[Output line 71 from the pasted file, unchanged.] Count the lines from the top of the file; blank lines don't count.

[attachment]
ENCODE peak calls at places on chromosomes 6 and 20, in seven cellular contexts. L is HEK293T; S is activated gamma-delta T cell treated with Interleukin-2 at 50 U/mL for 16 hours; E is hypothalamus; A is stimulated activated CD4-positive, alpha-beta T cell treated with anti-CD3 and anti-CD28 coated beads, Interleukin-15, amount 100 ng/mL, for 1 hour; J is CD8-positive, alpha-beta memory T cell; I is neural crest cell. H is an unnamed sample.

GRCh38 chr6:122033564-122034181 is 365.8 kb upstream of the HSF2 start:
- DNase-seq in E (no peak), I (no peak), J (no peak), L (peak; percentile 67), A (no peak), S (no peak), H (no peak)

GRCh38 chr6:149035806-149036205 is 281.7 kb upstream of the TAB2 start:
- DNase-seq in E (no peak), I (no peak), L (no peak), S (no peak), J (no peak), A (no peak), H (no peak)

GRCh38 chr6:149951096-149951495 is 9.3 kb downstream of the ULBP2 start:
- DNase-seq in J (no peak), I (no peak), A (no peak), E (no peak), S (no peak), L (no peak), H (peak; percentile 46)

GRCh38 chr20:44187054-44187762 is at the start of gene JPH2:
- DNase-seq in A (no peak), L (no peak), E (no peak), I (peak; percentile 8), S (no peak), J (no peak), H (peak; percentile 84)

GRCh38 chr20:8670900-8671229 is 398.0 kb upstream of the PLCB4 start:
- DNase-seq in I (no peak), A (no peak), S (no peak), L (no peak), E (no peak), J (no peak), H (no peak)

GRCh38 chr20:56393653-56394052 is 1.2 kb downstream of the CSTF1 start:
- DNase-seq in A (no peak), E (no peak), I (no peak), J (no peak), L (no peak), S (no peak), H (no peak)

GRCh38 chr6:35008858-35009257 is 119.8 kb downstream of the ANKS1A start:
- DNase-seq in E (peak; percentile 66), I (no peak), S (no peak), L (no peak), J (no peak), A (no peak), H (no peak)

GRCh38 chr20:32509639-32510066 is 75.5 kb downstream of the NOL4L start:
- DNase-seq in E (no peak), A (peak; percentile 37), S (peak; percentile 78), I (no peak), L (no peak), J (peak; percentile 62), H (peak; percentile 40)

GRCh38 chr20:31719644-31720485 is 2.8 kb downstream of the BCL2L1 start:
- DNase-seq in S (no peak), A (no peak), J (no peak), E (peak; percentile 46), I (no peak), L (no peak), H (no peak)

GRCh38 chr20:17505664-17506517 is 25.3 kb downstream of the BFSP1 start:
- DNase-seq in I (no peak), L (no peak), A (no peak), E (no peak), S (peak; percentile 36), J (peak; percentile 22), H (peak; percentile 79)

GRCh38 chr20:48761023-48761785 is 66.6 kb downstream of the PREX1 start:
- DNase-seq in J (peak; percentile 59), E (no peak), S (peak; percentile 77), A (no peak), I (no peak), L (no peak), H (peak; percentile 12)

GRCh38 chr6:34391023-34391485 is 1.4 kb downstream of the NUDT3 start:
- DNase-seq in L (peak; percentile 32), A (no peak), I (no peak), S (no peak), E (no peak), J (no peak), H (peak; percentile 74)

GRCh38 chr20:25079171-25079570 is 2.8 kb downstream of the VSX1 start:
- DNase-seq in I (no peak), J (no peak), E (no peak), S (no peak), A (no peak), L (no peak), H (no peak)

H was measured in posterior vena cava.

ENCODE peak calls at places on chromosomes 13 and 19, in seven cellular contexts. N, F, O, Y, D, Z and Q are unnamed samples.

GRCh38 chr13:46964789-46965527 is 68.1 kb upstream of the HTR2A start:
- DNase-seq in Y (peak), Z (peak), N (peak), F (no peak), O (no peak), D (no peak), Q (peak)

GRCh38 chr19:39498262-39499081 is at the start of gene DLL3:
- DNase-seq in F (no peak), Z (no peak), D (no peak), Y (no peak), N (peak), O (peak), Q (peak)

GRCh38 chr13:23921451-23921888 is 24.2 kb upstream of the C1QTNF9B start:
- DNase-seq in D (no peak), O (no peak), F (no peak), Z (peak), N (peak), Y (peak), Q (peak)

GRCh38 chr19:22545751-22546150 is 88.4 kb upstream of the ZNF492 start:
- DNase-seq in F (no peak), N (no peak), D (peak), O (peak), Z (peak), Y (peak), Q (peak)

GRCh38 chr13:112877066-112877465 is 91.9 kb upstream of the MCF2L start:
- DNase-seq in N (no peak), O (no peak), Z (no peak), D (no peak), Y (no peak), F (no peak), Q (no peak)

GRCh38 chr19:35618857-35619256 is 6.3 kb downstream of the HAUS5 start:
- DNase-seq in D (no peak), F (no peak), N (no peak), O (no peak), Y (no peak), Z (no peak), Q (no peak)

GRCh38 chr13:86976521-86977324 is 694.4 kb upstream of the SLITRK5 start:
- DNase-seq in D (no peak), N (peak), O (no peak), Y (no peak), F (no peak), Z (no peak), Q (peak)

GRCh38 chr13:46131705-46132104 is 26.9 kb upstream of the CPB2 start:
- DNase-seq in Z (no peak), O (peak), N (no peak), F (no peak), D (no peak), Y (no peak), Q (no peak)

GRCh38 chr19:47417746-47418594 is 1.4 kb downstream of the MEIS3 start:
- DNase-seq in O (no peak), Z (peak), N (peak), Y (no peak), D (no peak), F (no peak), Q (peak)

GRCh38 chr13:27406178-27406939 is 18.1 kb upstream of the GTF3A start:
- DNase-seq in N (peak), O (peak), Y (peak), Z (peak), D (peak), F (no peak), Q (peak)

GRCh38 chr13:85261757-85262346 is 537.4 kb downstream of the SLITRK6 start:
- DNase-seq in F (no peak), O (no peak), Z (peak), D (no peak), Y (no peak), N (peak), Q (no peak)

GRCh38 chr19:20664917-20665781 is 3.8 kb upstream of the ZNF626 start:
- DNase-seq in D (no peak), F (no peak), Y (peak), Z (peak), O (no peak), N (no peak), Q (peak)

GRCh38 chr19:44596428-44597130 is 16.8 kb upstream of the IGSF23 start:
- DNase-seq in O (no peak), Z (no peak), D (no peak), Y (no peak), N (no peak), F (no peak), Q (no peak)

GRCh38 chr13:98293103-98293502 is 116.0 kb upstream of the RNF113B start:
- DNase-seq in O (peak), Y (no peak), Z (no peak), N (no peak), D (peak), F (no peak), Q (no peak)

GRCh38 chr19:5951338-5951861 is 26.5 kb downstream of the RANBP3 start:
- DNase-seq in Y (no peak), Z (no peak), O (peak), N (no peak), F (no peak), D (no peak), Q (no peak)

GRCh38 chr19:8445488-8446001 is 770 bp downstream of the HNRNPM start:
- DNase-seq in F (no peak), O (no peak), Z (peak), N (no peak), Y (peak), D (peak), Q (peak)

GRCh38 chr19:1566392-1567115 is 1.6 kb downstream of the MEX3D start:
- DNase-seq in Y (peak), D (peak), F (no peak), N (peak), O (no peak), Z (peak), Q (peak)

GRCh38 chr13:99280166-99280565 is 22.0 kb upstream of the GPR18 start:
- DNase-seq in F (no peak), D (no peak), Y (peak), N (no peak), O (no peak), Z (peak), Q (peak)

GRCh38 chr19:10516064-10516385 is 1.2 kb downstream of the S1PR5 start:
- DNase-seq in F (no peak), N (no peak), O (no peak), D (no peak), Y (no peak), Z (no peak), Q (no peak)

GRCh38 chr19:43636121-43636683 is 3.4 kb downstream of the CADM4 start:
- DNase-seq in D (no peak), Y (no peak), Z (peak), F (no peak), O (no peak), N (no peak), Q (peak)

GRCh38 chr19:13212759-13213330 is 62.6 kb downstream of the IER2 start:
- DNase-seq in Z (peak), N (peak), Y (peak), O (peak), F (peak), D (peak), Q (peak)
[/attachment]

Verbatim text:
- DNase-seq in Z (peak), N (peak), Y (peak), O (peak), F (peak), D (peak), Q (peak)